Imaging technology allows doctors and their staff to get a better picture of what’s happening inside the body. This means significant improvement in care and the ability to detect and identify illnesses that previously might have gone undetected.
Your doctor may recommend one of several imaging scans to help provide more information about your health. Here’s how you can prepare and what you can expect.
A CT scan, or computerized tomography scan, combines a series of X-ray images taken from several angles, using computer processing to create images from inside the body. They are able to provide more detailed images than a standard X-ray.
Preparation for a CT scan may depend on which part of the body is being scanned. You might be asked to remove clothing and wear a hospital gown, and you may also be told to remove any metal on your person, such as a belt, jewelry, dentures or eyeglasses. In addition, you may be told to refrain from eating or drinking for several hours before the scan.
For some CT scans, a dye called contrast material is needed to help highlight a particular area inside the body. Contrast material can be given in three ways:
- • Orally: For cases where the esophagus or stomach is being scanned
- • Via injection: Through a vein in the arm, contrast material is given via injection for exams of the gallbladder, urinary tract, liver or blood vessels
- • Via enema: For help with visualizing the intestines, contrast material may be inserted in your rectum
If you have a young child or infant that needs a CT scan, preparation might include a sedative to keep them calm. Too much movement during the scan can blur the images produced and lead to incorrect results, so children who can’t sit still on their own may need extra help.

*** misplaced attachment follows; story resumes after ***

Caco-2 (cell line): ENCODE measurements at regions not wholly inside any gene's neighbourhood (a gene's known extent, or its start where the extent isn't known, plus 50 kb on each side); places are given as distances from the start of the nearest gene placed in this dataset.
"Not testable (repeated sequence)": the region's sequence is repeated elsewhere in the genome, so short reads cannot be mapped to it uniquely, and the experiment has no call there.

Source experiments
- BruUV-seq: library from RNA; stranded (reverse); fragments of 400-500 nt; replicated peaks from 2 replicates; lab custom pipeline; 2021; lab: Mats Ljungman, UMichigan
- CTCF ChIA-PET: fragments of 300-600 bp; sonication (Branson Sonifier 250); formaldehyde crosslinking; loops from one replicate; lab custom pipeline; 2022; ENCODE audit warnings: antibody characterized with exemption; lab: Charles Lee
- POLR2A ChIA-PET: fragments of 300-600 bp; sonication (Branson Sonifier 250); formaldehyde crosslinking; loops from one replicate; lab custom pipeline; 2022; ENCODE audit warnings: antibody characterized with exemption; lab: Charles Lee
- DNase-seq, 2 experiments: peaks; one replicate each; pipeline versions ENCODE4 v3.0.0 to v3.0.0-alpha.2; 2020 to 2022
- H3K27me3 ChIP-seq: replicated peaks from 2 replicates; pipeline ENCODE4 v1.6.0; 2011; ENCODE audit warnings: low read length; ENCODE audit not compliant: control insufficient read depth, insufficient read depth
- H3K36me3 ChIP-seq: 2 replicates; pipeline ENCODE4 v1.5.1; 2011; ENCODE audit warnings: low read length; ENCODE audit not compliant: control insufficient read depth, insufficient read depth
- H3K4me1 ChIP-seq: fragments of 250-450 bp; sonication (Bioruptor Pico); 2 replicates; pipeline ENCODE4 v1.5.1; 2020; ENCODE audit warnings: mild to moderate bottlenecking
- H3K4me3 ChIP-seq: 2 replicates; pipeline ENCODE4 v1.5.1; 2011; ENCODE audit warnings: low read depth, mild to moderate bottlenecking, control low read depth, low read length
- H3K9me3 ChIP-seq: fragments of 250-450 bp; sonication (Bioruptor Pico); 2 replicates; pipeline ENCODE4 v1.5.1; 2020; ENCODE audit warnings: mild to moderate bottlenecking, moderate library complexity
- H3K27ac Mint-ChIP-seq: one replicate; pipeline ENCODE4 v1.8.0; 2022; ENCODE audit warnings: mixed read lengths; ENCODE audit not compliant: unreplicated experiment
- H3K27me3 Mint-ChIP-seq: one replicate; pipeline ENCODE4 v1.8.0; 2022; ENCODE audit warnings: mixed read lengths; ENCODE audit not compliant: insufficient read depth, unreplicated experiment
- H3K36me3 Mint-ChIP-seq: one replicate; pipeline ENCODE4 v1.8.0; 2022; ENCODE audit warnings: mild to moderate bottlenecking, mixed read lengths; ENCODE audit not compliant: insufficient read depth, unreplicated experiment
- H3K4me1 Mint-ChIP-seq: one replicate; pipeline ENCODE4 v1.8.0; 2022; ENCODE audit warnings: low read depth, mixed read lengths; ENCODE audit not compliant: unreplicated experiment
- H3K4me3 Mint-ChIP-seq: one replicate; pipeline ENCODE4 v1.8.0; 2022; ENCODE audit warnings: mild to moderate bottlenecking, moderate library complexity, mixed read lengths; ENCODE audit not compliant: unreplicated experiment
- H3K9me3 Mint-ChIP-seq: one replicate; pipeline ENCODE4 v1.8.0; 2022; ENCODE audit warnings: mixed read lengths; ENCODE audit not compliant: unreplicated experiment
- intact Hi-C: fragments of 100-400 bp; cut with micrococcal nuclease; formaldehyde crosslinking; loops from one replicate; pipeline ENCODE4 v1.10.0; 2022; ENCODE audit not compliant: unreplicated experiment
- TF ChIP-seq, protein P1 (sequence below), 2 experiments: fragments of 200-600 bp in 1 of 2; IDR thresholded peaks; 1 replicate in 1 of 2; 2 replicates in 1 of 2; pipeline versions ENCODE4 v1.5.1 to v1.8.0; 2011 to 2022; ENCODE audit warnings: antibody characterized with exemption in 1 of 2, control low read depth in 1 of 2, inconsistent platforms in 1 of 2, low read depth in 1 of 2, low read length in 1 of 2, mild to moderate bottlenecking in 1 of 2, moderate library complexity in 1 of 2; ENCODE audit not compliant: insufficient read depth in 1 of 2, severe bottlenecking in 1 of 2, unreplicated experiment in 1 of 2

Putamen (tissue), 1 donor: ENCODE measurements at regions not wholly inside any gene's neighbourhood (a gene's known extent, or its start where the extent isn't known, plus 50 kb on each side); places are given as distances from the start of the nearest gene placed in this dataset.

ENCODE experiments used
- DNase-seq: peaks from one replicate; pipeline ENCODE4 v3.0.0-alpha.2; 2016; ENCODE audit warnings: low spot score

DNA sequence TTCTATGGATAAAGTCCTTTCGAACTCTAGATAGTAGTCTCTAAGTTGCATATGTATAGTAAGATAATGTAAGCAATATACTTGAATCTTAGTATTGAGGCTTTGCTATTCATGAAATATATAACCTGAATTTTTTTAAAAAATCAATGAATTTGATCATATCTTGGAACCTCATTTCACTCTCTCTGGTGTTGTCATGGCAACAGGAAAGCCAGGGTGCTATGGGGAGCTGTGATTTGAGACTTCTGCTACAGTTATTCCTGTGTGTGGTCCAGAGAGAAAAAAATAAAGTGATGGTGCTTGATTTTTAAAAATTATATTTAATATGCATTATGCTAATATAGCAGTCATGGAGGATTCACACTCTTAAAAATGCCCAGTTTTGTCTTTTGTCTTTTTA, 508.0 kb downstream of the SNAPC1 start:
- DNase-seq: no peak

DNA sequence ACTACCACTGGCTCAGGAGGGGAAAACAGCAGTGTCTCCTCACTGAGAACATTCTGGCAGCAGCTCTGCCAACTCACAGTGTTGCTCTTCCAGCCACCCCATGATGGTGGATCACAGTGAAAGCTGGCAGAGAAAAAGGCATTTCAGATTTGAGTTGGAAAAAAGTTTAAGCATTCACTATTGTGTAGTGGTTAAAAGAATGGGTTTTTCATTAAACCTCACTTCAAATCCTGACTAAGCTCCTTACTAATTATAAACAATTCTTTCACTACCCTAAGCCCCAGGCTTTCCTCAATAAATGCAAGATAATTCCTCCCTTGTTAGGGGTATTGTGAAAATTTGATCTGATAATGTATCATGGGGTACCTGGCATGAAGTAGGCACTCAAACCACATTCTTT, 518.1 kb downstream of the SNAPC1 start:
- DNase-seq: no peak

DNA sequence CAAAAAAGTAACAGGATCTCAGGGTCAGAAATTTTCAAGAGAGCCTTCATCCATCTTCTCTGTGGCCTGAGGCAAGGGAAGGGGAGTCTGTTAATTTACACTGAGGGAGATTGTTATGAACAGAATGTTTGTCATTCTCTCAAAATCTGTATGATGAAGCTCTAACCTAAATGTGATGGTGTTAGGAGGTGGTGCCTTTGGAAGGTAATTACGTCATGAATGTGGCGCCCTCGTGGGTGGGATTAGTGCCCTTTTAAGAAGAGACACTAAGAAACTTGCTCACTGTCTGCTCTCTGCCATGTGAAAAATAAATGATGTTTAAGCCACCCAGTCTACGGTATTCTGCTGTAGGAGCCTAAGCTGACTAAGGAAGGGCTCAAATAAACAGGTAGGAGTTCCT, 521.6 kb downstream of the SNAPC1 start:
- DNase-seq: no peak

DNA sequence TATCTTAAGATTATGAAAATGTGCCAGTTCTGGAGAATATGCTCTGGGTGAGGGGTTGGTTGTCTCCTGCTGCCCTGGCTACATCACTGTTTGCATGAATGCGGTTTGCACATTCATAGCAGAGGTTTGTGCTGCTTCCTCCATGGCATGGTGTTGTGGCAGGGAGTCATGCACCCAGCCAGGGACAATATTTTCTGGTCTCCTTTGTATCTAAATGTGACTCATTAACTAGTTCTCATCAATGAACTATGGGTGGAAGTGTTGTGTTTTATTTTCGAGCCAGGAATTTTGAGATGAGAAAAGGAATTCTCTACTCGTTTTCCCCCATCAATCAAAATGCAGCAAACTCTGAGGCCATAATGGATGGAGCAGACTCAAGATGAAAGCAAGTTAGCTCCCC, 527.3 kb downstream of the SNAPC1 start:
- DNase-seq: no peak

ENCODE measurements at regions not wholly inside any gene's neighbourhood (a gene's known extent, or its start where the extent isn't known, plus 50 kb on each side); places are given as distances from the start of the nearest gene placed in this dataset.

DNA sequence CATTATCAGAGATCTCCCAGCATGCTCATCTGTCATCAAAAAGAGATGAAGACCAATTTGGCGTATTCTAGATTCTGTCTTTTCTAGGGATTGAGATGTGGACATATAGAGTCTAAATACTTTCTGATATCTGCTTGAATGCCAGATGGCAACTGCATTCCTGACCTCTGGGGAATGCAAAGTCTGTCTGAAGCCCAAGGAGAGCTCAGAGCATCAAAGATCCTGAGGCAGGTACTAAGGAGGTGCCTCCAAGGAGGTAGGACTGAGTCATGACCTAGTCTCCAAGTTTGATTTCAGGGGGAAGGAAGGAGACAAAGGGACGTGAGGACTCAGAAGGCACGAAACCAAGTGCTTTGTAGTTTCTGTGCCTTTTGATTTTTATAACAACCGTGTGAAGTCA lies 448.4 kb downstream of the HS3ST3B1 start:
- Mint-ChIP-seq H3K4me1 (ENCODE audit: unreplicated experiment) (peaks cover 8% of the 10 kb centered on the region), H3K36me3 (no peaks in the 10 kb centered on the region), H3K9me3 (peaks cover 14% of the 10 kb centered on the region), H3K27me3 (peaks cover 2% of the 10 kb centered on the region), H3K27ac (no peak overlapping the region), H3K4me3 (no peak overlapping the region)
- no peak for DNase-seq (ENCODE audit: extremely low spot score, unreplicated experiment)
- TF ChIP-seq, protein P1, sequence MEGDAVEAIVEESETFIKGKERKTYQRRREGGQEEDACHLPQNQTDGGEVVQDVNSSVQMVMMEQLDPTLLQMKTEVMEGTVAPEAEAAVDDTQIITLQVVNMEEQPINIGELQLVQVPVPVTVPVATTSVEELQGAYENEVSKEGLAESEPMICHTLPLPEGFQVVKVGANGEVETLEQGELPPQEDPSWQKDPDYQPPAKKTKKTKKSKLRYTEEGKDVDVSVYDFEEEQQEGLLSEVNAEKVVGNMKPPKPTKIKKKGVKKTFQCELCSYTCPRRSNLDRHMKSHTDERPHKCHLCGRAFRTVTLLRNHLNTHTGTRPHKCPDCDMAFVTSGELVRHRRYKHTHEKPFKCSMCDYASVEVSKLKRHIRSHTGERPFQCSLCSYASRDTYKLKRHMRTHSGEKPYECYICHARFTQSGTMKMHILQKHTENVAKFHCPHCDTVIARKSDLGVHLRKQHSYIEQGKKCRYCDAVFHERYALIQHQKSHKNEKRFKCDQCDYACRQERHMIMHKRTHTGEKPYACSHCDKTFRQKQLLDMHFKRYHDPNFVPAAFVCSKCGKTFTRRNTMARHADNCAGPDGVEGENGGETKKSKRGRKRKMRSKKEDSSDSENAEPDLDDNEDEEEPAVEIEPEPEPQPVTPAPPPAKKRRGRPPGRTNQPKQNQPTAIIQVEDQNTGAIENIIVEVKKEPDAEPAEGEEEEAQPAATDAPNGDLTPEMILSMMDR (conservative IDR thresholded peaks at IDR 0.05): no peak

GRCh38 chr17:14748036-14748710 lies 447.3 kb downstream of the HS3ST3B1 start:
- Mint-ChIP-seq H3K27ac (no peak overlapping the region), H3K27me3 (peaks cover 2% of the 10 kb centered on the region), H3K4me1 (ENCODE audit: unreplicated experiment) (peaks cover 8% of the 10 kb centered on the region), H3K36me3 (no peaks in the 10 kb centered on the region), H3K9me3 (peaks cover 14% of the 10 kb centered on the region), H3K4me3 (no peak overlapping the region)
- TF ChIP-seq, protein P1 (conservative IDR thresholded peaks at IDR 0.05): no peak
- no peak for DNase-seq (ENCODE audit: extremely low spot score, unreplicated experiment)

Magnetic resonance imaging (MRI) is an imaging technique that uses a magnetic field and radio waves to produce images of organs and tissues inside the body. An MRI machine can produce 3D images that can be viewed from multiple angles.
Preparation for an MRI is relatively simple. You will not have to change your eating habits or any medications before the procedure unless your doctor instructs you otherwise. You’ll be asked to remove clothing and change into a medical gown, and to ensure that the test isn’t affected by them, you’ll be asked to remove the following items before the test:
- • Jewelry
- • Hairpins
- • Eyeglasses
- • Watches
- • Wigs
- • Dentures
- • Hearing aids
- • Underwire bras
A PET scan, or positron emission tomography scan, is a test that helps indicate the functionality of tissues and organs. It uses a radioactive tracer that’s injected, swallowed or inhaled, and can help detect disease or conditions that might take longer to show up on other imaging tests.
Before your PET scan, you may be told to avoid strenuous exercise for a couple days and stop eating a few hours beforehand. Things to tell your doctor before a PET scan include:
- • If you’ve ever had a bad allergic reaction
- • If you’ve been sick recently or have a medical condition like diabetes
- • If you’re taking any medications, vitamins or herbal supplements
- • If you’re pregnant or think you might be pregnant
- • If you’re breastfeeding
- • If you’re claustrophobic (afraid of enclosed spaces)
Your doctor may give you additional instructions depending on your individual case.
If you’re preparing for an imaging scan of any kind, your doctor can offer more specific guidelines. You can also use radiologyinfo.org as a resource to help you prepare.
“CT scan (How you prepare).” The Mayo Clinic. http://www.mayoclinic.org/tests-procedures/ct-scan/basics/how-you-prepare/prc-20014610
“Positron emission tomography scan (How you prepare).” The Mayo Clinic. http://www.mayoclinic.org/tests-procedures/pet-scan/details/how-you-prepare/ppc-20319717
“MRI (How you prepare).” The Mayo Clinic. http://www.mayoclinic.org/tests-procedures/mri/details/how-you-prepare/ppc-20235719